Review: The Last Dog on Earth

Posted on December 23rd, 2017 @ 20:20
Filed Under Books | Leave a Comment

The Last Dog on EarthThe Last Dog on Earth by Adrian J. Walker

My rating:


Every dog has its day…

And for Lineker, a happy go lucky mongrel from Peckham, the day the world ends is his: finally a chance to prove to his owner just how loyal he can be.

Reg, an agoraphobic writer with an obsession for nineties football, plans to wait out the impending doom in his second floor flat, hiding himself away from the riots outside.

But when an abandoned orphan shows up in the stairwell of their building, Reg and Lineker must brave the outside in order to save not only the child, but themselves…


[I received a copy of this book through NetGalley.]

Hmm, bit of a tough one, I don’t really know why it took me so long to finish it, because it’s not a particularly long book?

The topics are both hopeful (a man who embarks on a journey with his dog, to help a child he doesn’t want anything to do with at first, with their relationship developing along the way) and bleak (a maybe not so unbelievable future, unfortunately, considering the current state of affairs in the world, with political parties rising to power and starting to test people to see if they’re ‘of the right type’, rounding up people and putting them in camps ensue…). Probably not the kind of thing I’ve wanted to read recently, which may explain in part the lull I was in regarding this novel, but the latter theme is interesting nonetheless!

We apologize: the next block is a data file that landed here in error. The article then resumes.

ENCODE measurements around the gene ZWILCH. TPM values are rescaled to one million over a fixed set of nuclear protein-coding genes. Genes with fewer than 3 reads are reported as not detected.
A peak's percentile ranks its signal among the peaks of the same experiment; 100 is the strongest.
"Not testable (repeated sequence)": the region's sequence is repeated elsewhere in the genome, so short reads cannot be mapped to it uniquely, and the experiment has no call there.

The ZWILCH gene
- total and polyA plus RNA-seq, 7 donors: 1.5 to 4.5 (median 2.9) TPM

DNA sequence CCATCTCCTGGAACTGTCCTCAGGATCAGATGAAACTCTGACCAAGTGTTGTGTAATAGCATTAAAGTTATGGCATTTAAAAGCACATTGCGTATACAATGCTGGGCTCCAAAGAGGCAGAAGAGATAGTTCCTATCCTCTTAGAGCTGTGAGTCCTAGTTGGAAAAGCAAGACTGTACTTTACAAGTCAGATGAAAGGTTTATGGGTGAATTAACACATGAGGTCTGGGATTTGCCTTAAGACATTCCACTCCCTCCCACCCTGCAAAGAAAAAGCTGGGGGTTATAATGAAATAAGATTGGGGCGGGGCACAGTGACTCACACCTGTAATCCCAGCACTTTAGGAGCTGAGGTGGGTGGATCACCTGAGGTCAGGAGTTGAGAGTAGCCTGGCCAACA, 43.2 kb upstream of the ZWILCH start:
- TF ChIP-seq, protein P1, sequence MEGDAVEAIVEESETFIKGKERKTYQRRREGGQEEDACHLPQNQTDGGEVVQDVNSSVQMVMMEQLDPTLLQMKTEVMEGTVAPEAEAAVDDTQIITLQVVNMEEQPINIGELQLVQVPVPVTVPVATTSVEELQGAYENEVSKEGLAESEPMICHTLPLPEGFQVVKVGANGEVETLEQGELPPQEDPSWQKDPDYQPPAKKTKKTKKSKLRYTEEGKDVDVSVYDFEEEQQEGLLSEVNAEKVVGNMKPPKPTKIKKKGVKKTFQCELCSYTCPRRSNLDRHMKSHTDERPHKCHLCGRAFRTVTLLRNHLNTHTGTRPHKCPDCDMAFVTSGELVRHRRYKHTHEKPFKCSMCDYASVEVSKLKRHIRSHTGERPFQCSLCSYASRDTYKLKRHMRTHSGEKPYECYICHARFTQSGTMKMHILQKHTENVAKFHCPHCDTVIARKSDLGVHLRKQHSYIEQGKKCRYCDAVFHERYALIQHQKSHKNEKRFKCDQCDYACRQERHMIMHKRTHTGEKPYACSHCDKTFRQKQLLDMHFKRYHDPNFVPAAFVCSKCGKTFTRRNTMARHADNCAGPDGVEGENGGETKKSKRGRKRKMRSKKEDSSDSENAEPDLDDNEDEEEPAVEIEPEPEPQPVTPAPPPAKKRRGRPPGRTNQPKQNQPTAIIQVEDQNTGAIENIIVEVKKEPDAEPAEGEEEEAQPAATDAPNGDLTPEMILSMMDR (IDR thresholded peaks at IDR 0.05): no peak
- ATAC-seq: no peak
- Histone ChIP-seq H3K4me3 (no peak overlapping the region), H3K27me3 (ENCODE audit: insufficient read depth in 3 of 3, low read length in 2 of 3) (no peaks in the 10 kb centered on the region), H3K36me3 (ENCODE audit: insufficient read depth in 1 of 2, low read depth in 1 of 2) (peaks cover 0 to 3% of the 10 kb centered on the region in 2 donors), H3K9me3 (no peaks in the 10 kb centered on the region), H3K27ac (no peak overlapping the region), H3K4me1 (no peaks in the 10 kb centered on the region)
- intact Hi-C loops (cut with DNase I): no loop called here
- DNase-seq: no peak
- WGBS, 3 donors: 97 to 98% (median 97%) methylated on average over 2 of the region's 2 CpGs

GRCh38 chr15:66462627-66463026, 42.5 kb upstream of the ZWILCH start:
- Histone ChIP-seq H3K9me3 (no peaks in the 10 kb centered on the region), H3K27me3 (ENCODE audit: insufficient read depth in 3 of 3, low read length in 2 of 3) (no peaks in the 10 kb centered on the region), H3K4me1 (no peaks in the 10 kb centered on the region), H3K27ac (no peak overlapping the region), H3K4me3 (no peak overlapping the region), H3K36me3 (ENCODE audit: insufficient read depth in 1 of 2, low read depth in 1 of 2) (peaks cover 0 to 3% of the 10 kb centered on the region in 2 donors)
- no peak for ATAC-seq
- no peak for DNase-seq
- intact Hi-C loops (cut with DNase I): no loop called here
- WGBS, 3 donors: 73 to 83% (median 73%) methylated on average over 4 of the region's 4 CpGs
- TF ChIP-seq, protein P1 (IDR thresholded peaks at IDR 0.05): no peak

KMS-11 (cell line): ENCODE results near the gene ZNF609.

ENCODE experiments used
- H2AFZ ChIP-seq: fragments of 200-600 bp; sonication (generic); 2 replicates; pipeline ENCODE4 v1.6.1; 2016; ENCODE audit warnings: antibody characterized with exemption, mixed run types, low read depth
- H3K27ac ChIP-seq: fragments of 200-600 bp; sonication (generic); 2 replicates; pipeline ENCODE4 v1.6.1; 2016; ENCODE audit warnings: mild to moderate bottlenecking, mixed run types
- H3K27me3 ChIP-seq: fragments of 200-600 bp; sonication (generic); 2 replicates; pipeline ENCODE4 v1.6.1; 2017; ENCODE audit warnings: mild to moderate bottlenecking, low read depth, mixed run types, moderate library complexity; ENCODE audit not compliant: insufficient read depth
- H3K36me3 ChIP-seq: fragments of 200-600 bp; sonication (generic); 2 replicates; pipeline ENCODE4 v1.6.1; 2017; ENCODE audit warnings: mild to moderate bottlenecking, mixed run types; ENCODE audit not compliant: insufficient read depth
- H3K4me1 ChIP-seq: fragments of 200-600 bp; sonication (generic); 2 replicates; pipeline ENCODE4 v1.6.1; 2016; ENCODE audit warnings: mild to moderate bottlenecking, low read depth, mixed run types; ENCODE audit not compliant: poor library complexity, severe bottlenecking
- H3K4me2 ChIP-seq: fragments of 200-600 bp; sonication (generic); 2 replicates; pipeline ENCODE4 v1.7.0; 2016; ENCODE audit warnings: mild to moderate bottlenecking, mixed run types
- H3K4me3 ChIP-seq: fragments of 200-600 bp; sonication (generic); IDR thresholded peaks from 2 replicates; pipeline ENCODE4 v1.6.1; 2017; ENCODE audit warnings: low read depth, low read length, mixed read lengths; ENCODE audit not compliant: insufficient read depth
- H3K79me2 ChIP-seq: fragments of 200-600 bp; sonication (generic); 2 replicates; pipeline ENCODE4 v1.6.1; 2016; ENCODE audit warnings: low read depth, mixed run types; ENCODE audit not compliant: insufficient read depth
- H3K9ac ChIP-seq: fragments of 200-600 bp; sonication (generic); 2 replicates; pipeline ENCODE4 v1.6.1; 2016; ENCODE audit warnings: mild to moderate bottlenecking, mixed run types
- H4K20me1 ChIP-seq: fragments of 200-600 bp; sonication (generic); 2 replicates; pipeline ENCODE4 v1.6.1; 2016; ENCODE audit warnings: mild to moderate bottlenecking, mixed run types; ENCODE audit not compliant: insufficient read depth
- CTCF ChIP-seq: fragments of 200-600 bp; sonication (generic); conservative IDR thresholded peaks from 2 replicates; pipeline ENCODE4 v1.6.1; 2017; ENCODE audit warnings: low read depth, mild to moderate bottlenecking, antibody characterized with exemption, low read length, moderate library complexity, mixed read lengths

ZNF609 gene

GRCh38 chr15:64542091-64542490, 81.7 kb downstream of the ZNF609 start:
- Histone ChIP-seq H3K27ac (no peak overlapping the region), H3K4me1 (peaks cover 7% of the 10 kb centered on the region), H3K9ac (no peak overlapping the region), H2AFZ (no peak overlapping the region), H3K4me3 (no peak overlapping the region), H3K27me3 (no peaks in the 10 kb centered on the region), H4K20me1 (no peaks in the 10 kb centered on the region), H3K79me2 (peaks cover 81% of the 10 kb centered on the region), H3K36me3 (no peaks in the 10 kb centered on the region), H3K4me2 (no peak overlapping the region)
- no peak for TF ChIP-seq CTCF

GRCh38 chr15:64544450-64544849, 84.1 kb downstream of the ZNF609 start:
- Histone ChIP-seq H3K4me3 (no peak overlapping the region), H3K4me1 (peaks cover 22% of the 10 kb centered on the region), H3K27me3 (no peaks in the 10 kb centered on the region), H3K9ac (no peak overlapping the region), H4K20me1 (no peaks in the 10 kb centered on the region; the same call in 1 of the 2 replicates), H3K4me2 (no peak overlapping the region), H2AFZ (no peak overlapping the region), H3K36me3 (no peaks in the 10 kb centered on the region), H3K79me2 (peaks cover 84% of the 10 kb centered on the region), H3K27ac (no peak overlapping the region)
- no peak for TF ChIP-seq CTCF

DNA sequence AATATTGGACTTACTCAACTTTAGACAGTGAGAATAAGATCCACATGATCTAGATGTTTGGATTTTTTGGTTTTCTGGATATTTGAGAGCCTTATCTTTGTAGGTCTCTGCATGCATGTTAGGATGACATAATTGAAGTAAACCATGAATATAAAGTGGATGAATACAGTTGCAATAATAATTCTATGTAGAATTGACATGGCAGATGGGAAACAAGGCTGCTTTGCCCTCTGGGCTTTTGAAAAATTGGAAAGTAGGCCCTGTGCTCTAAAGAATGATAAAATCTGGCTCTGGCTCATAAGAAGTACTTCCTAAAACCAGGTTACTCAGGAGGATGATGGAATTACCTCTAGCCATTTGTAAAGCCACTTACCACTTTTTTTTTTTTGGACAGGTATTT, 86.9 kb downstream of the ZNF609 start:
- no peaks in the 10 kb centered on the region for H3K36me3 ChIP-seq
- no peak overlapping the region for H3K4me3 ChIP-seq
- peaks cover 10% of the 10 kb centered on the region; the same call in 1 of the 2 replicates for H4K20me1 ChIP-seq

So. Great moments throughout the book. Having both Reg’s and Linekeer’s narratives side to side. The dog’s musings about life, what it means to be a dog, how he perceives the world (the smell of fear or grief of happiness, etc.), how he sees us humans and is both awed yet unable to comprehend us. The dire landscape of London, or rather what’s left of it, after a series of attacks coupled with the raise to power of the ‘Purple’ political party. Reg’s progress, from agoraphobic to forced out of his cocoon to actually choosing to stay out, and why he retreated so from the world.

However, I still never really connected with the characters in general. At times they’d have reactions that made me pause and wonder how they had survived so long in such a city, because let’s be honest, ‘fight or flight’ is OK, but ‘stay where I am, paralysed with fear, while bullets fly around me’ is not exactly conducive to long-term survival. I also wished we had had more of the bigger picture, instead of snippets about what happened to the world/London. (I know that wasn’t the focus, the point was the characters and their developing relationships, but it still bothered me.)

Although I do tend to agree with Lineker regarding how people who acknowledge how shitty they are, are the ones who may become the kindest, whereas the monsters keep thinking of themselves as being better, and never question themselves. It… makes sense.

Conclusion: As mentioned, possibly it wasn’t the right moment for me to read this book. I didn’t really enjoy it in spite of finding good, interesting points in it. But I don’t even really know why. I’d say, clearly a matter of ‘in the eye of the beholder’ here, rather than plenty of faults on the novel’s part.

Technorati Tags: , , , , , , ,


Leave a Reply


Get every new post on this blog delivered to your Inbox.

Join other followers: